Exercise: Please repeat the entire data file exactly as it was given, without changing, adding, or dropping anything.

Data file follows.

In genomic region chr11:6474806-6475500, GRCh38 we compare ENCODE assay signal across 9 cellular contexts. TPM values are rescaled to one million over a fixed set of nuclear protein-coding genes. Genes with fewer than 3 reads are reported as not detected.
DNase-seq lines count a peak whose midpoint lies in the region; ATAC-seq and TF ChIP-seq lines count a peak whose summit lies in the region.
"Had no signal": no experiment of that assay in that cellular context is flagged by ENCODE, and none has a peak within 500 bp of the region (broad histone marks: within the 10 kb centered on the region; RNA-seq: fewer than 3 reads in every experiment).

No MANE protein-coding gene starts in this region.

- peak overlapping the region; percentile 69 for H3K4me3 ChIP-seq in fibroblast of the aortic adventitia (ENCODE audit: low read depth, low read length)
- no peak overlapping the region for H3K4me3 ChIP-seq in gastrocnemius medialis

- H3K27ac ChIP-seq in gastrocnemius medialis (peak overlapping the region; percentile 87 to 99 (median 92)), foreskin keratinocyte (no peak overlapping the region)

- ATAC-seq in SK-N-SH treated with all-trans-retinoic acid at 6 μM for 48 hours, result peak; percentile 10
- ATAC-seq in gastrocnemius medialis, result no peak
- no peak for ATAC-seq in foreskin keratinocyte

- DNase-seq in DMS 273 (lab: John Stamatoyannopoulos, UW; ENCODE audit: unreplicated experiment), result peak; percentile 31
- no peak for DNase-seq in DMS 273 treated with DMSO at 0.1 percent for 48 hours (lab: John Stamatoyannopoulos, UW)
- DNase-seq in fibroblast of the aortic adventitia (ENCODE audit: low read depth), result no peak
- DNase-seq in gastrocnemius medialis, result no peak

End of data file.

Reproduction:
In genomic region chr11:6474806-6475500, GRCh38 we compare ENCODE assay signal across 9 cellular contexts. TPM values are rescaled to one million over a fixed set of nuclear protein-coding genes. Genes with fewer than 3 reads are reported as not detected.
DNase-seq lines count a peak whose midpoint lies in the region; ATAC-seq and TF ChIP-seq lines count a peak whose summit lies in the region.
"Had no signal": no experiment of that assay in that cellular context is flagged by ENCODE, and none has a peak within 500 bp of the region (broad histone marks: within the 10 kb centered on the region; RNA-seq: fewer than 3 reads in every experiment).

No MANE protein-coding gene starts in this region.

- peak overlapping the region; percentile 69 for H3K4me3 ChIP-seq in fibroblast of the aortic adventitia (ENCODE audit: low read depth, low read length)
- no peak overlapping the region for H3K4me3 ChIP-seq in gastrocnemius medialis

- H3K27ac ChIP-seq in gastrocnemius medialis (peak overlapping the region; percentile 87 to 99 (median 92)), foreskin keratinocyte (no peak overlapping the region)

- ATAC-seq in SK-N-SH treated with all-trans-retinoic acid at 6 μM for 48 hours, result peak; percentile 10
- ATAC-seq in gastrocnemius medialis, result no peak
- no peak for ATAC-seq in foreskin keratinocyte

- DNase-seq in DMS 273 (lab: John Stamatoyannopoulos, UW; ENCODE audit: unreplicated experiment), result peak; percentile 31
- no peak for DNase-seq in DMS 273 treated with DMSO at 0.1 percent for 48 hours (lab: John Stamatoyannopoulos, UW)
- DNase-seq in fibroblast of the aortic adventitia (ENCODE audit: low read depth), result no peak
- DNase-seq in gastrocnemius medialis, result no peak